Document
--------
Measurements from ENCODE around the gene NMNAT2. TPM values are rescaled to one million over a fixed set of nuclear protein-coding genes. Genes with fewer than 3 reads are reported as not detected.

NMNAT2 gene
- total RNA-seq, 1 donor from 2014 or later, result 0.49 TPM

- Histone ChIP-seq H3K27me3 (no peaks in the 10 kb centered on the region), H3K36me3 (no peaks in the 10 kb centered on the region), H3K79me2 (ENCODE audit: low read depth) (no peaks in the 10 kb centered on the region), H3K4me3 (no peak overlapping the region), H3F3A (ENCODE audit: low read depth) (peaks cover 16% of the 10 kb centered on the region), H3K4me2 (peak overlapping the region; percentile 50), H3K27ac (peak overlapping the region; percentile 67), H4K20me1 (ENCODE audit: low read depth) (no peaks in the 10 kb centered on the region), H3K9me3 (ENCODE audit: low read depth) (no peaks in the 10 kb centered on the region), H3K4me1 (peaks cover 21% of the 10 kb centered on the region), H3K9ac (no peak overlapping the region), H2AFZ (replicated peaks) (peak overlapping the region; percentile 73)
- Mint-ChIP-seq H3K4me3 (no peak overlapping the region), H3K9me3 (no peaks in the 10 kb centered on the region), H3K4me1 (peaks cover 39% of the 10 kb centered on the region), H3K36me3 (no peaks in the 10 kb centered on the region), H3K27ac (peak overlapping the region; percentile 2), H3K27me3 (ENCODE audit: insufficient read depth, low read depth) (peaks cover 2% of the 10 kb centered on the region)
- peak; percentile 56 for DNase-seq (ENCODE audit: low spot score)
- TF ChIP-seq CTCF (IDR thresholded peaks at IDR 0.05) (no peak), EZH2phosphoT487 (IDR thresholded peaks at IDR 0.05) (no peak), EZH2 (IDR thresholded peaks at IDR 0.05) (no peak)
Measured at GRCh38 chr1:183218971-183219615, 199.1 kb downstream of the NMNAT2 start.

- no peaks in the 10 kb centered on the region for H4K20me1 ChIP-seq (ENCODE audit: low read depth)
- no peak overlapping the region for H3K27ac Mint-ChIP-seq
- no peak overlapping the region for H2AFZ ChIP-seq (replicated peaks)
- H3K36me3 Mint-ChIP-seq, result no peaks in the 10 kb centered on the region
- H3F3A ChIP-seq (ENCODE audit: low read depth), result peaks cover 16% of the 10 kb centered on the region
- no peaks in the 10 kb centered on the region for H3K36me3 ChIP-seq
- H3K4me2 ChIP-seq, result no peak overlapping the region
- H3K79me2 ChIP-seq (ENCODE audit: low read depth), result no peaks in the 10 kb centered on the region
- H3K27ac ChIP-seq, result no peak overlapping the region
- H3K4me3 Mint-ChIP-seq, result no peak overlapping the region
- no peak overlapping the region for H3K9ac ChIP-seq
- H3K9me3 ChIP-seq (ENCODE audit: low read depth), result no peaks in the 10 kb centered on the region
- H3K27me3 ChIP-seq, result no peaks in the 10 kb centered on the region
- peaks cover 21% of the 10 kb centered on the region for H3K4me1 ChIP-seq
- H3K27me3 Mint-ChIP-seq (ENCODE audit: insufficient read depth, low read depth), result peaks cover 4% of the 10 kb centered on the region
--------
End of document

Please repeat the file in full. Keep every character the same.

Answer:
Measurements from ENCODE around the gene NMNAT2. TPM values are rescaled to one million over a fixed set of nuclear protein-coding genes. Genes with fewer than 3 reads are reported as not detected.

NMNAT2 gene
- total RNA-seq, 1 donor from 2014 or later, result 0.49 TPM

- Histone ChIP-seq H3K27me3 (no peaks in the 10 kb centered on the region), H3K36me3 (no peaks in the 10 kb centered on the region), H3K79me2 (ENCODE audit: low read depth) (no peaks in the 10 kb centered on the region), H3K4me3 (no peak overlapping the region), H3F3A (ENCODE audit: low read depth) (peaks cover 16% of the 10 kb centered on the region), H3K4me2 (peak overlapping the region; percentile 50), H3K27ac (peak overlapping the region; percentile 67), H4K20me1 (ENCODE audit: low read depth) (no peaks in the 10 kb centered on the region), H3K9me3 (ENCODE audit: low read depth) (no peaks in the 10 kb centered on the region), H3K4me1 (peaks cover 21% of the 10 kb centered on the region), H3K9ac (no peak overlapping the region), H2AFZ (replicated peaks) (peak overlapping the region; percentile 73)
- Mint-ChIP-seq H3K4me3 (no peak overlapping the region), H3K9me3 (no peaks in the 10 kb centered on the region), H3K4me1 (peaks cover 39% of the 10 kb centered on the region), H3K36me3 (no peaks in the 10 kb centered on the region), H3K27ac (peak overlapping the region; percentile 2), H3K27me3 (ENCODE audit: insufficient read depth, low read depth) (peaks cover 2% of the 10 kb centered on the region)
- peak; percentile 56 for DNase-seq (ENCODE audit: low spot score)
- TF ChIP-seq CTCF (IDR thresholded peaks at IDR 0.05) (no peak), EZH2phosphoT487 (IDR thresholded peaks at IDR 0.05) (no peak), EZH2 (IDR thresholded peaks at IDR 0.05) (no peak)
Measured at GRCh38 chr1:183218971-183219615, 199.1 kb downstream of the NMNAT2 start.

- no peaks in the 10 kb centered on the region for H4K20me1 ChIP-seq (ENCODE audit: low read depth)
- no peak overlapping the region for H3K27ac Mint-ChIP-seq
- no peak overlapping the region for H2AFZ ChIP-seq (replicated peaks)
- H3K36me3 Mint-ChIP-seq, result no peaks in the 10 kb centered on the region
- H3F3A ChIP-seq (ENCODE audit: low read depth), result peaks cover 16% of the 10 kb centered on the region
- no peaks in the 10 kb centered on the region for H3K36me3 ChIP-seq
- H3K4me2 ChIP-seq, result no peak overlapping the region
- H3K79me2 ChIP-seq (ENCODE audit: low read depth), result no peaks in the 10 kb centered on the region
- H3K27ac ChIP-seq, result no peak overlapping the region
- H3K4me3 Mint-ChIP-seq, result no peak overlapping the region
- no peak overlapping the region for H3K9ac ChIP-seq
- H3K9me3 ChIP-seq (ENCODE audit: low read depth), result no peaks in the 10 kb centered on the region
- H3K27me3 ChIP-seq, result no peaks in the 10 kb centered on the region
- peaks cover 21% of the 10 kb centered on the region for H3K4me1 ChIP-seq
- H3K27me3 Mint-ChIP-seq (ENCODE audit: insufficient read depth, low read depth), result peaks cover 4% of the 10 kb centered on the region